A part Sherlock Holmes, part Northanger Abbey and ALL Pink Carnation thriller

   
The Mark of the Midnight Manzanilla: A Pink Carnation Novel
 
The Mark of the Midnight Manzanilla: A Pink Carnation Novel
Offered by Penguin Group (USA) LLC
 
 5 Stars

“They say he’s a vampire.” With a bang this opening sentence throws open the doors on what I dub as “Thriller # 11.” Part Sherlock Holmes, part Northanger Abbey and all Pink Carnation, The author subjects the unsuspecting reader to a regency murder mystery/romance that includes all of the classic gothic elements for a tale steeped in superstition.

This is Miss Sally Fitzhugh’s story and her entanglement with the sinister Lucien, Duke of Belliston. Sally’s initial encounter with the menacing duke is the author at her best in setting a suitably `horrid’ mood. Bored at her latest ball, she learns the reclusive duke inhabits the neglected townhouse next door. Being Sally, with her penchant for curiosity and daring, she snoops onto the Duke’s property and comes upon a fearsome spector…..

“Show yourself.” A man swept aside the fronds of a weeping willow tree. “Show myself?” The man’s voice was well-bred, and distinctly incredulous. “I should ask the same of you.” For a moment Sally froze, wildly recalling all the tales Agnes had recounted. The man’s face was marble pale against the dark leaves, his features chiseled as if from stone, beautiful and stern. The only sign of color was the single splotch of blood that marred the snowy whiteness of his cravat.

Due to the wild popularity of The Convent of Orsino, a gothic novel written by none other than Mrs. Gwendolyn Reid, (nee Meadows) fear strikes the ton who speculate whether Lucien is actually human. Rumors reach hysterical proportions at the next ball where a dead woman is discovered on a balcony bench with blood streaks on her gown and what look like fang marks on her neck.

In Sally Fitzhugh, the author has fashioned a lovely heroine who is charming, engaging, curious, and always there to help her family and friends. The all-too-reclusive Lucien would otherwise find Sally nosey and controlling. In Lucien, Sally discovers a secretive, refined, protective individual with latent erotic sexuality that attracts her like no other man.

It seems the duke’s late parents were both murdered on the family estate many years ago and because of his sudden disappearance he has been implicated in that crime. Now, once again, someone is trying to frame him for the mysterious woman’s death as well. The duke has returned to reclaim rightful ownership of his ancestral estate and clear his tarnished reputation. Against his will, Sally stubbornly refuses to abandon him and the duke misinterprets her kind, non-judgmental nature for being just plain snoopy.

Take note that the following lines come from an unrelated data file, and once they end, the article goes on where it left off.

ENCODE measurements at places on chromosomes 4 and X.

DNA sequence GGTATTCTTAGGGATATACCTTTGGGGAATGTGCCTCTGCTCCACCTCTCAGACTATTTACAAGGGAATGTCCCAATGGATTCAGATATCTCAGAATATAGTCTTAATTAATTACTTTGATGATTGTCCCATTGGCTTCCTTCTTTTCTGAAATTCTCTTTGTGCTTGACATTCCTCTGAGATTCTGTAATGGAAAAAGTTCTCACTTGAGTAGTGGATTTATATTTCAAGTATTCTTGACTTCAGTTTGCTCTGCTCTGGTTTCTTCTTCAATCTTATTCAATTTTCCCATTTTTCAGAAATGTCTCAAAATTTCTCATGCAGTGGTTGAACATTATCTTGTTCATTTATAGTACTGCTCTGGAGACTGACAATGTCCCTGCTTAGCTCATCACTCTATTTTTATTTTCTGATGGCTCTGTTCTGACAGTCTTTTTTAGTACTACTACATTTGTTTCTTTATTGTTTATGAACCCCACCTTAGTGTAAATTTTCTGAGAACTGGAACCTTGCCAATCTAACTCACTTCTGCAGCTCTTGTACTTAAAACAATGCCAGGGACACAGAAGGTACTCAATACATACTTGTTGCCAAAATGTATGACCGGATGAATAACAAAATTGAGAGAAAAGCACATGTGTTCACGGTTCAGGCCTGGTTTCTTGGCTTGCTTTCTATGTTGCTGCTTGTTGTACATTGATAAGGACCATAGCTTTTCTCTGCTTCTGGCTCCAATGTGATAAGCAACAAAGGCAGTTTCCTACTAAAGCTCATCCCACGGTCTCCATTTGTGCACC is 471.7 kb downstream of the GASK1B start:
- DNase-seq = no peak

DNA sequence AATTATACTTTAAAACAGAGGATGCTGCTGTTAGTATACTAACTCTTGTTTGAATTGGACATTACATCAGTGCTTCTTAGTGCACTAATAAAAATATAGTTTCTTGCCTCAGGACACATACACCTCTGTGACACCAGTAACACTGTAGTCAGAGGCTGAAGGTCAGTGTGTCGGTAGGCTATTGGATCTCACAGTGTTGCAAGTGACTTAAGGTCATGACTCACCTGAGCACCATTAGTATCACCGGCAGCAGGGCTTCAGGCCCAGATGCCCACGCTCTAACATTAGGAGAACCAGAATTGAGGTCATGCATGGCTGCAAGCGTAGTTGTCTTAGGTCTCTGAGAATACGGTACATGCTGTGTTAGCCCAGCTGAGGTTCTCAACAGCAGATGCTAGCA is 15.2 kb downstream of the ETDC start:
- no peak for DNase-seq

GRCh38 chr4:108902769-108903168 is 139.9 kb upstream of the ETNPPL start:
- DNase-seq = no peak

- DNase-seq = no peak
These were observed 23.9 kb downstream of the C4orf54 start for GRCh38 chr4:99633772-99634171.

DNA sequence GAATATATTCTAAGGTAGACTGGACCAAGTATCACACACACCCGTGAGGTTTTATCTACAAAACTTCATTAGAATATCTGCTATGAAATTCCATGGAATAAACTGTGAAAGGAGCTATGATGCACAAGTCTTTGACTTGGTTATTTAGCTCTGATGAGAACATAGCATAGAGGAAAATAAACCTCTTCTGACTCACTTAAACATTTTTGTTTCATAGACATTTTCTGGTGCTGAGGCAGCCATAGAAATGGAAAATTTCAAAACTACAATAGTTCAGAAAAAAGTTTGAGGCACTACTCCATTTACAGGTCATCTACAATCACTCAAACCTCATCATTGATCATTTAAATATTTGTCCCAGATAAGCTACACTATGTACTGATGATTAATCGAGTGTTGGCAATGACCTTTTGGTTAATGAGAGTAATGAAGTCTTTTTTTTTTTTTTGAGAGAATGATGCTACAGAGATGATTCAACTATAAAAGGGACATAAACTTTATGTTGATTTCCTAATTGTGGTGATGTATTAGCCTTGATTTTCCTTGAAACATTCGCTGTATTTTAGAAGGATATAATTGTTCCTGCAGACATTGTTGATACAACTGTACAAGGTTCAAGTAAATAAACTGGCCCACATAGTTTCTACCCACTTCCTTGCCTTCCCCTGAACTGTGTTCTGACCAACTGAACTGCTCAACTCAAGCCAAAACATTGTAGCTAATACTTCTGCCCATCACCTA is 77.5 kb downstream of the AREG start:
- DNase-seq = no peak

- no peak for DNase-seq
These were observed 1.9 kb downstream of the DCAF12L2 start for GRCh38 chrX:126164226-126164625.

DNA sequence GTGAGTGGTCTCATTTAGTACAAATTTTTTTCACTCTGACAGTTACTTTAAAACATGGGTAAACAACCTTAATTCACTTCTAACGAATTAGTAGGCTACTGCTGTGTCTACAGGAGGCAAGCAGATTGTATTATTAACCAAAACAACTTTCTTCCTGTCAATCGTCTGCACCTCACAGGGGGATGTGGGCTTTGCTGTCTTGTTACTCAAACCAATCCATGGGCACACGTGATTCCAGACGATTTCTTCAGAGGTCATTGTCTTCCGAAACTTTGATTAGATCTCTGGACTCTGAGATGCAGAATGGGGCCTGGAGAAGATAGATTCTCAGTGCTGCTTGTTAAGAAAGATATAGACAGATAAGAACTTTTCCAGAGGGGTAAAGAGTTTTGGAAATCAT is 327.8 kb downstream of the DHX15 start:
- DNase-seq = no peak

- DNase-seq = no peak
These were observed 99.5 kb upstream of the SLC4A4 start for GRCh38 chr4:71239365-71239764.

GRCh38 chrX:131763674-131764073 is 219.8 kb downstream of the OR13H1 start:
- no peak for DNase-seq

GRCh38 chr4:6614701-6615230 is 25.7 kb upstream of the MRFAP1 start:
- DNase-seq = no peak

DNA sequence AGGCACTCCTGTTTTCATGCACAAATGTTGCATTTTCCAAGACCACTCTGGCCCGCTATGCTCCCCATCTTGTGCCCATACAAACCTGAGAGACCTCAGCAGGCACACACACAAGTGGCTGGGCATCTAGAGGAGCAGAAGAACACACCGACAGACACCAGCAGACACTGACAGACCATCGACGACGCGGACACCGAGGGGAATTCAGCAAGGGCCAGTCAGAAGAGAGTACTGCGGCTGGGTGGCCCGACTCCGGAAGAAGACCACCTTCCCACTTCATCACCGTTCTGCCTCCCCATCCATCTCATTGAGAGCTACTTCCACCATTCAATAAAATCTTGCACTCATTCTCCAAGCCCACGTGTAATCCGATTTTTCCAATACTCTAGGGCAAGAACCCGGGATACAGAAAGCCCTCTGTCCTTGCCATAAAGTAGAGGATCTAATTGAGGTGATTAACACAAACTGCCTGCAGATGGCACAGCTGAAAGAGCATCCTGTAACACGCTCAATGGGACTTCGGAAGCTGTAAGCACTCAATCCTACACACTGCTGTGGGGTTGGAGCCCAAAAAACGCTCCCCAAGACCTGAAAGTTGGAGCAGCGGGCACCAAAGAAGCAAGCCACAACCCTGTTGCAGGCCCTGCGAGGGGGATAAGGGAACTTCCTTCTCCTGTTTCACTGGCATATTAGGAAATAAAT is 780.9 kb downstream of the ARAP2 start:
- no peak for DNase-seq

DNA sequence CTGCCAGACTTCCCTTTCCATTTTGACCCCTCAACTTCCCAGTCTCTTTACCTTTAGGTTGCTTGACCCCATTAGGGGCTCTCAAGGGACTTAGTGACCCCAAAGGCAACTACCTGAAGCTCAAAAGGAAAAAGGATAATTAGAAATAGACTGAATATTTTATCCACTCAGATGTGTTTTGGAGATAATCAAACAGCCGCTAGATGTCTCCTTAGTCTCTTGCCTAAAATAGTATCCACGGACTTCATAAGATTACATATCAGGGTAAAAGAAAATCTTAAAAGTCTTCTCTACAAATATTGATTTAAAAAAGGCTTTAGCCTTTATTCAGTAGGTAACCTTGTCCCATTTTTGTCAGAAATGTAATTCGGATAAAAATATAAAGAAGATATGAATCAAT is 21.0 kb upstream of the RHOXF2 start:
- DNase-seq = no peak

Cameo appearances by several Pink Carnation favorites from past episodes are featured as they try to help Sally discover the murderer and restore Lucien’s reputation. In contrast to her buttoned-down sister Sally, we are treated to loveable brother Turnip’s inappropriate comments, a prickly Mrs. Gwen, Lord and Lady Vaughn, schoolmates Agnes and Lizzy, and Sally’s pet stoat Lady Florence. It is this close relative to a ferret that plays a pivotal role in the climactic events to follow.

I found the story of Lucien and Sally so absorbing that the current day romance of Eloise and Colin became almost a distraction. That is until the conclusion when the author finally drops the other shoe and unveils a shocking zinger in their relationship!

After 11 Pink Carnations and 2 stand-alone novels, what are the superlatives about Lauren Willing that draw this reader back to her every written word? Here are just a few: Her brilliant shuttling back and forth between “then” and “now” which is the hallmark of her literary technique. As a former attorney, her impeccable historical research. Her ability to swing between wild humor and teary-eyed sentiment at a moment’s notice. Her unparalleled mastery of the English language. (More than once I was grateful for my Kindle’s instant dictionary application as I struggled to comprehend many of her fifty dollar words.)

Not many authors appreciate and enjoy their readers as much as does Lauren Willig. So, along with her novel, she includes an interview with herself, historical notes, reading group study notes and a brief but riveting preview from “Pink 12, Miss Jane Wooliston’s (AKA The Pink Carnation) own story due in 2015. Bring it on!

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